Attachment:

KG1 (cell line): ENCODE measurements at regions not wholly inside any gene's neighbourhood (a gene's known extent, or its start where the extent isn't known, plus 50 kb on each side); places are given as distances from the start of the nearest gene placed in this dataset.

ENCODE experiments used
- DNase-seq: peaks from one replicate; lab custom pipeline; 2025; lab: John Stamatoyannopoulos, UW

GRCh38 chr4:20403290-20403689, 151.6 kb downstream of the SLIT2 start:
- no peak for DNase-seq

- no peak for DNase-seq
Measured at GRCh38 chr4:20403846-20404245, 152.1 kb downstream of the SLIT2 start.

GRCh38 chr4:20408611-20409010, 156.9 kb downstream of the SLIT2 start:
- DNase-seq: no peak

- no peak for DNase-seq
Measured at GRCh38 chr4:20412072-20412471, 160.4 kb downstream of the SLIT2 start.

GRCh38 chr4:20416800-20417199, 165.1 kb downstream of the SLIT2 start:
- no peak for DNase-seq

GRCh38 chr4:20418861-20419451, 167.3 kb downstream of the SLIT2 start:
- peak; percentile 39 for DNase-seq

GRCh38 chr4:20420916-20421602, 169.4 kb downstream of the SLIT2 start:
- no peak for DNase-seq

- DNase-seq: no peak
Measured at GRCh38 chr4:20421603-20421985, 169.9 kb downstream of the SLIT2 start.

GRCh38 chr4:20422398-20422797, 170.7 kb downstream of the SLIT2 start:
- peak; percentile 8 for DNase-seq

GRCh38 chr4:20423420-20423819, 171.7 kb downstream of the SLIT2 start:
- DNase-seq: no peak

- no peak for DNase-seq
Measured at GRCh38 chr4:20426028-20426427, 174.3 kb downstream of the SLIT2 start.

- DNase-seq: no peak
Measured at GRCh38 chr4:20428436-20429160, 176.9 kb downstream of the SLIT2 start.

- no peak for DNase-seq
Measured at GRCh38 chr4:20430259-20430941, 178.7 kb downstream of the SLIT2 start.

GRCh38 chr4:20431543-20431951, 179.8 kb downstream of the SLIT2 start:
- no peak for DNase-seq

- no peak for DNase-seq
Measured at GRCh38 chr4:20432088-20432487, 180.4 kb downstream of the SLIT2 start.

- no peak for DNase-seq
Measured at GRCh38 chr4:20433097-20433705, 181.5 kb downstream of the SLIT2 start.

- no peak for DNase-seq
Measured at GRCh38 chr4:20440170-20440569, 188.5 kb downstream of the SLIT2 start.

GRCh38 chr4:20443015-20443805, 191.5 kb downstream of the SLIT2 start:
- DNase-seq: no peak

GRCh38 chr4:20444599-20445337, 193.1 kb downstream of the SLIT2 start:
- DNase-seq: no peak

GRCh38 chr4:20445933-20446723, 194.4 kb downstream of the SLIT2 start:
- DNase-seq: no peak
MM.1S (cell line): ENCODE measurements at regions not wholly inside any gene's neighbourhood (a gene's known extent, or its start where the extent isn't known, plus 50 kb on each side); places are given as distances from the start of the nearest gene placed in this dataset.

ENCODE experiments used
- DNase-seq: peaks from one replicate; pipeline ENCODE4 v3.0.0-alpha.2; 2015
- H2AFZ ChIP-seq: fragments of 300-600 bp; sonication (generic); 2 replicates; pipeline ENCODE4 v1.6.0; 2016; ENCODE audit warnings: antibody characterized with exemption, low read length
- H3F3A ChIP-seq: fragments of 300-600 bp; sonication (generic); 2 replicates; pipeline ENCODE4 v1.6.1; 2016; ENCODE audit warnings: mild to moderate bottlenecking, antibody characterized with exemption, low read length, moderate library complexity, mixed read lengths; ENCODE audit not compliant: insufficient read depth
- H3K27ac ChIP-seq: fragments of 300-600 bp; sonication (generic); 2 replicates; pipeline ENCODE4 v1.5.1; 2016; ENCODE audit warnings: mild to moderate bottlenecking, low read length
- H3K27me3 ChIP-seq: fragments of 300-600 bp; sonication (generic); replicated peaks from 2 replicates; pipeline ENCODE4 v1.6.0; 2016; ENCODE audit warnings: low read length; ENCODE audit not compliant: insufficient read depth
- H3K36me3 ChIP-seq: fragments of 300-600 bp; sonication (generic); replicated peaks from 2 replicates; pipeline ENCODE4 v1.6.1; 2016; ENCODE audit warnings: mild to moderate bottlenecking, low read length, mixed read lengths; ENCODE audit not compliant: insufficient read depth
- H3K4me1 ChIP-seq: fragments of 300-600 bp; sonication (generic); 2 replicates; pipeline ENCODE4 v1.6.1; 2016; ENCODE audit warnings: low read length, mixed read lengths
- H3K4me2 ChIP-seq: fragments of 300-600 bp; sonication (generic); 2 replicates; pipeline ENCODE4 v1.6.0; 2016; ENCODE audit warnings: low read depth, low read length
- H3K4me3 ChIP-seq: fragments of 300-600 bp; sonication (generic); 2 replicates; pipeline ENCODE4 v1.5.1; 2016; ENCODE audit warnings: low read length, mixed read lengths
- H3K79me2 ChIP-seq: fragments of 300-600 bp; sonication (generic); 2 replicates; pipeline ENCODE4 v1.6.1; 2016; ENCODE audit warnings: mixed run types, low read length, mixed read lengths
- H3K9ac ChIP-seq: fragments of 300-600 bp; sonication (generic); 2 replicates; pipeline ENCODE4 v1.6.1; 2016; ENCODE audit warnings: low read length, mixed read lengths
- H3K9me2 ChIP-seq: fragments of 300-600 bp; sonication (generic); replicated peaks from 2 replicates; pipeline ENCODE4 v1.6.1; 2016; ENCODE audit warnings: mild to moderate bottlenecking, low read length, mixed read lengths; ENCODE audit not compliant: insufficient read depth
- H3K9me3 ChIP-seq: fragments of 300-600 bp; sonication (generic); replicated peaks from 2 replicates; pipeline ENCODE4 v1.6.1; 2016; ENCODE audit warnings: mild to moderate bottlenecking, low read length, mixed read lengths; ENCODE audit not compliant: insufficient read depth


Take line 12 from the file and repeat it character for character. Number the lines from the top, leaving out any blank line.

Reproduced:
GRCh38 chr4:20416800-20417199, 165.1 kb downstream of the SLIT2 start: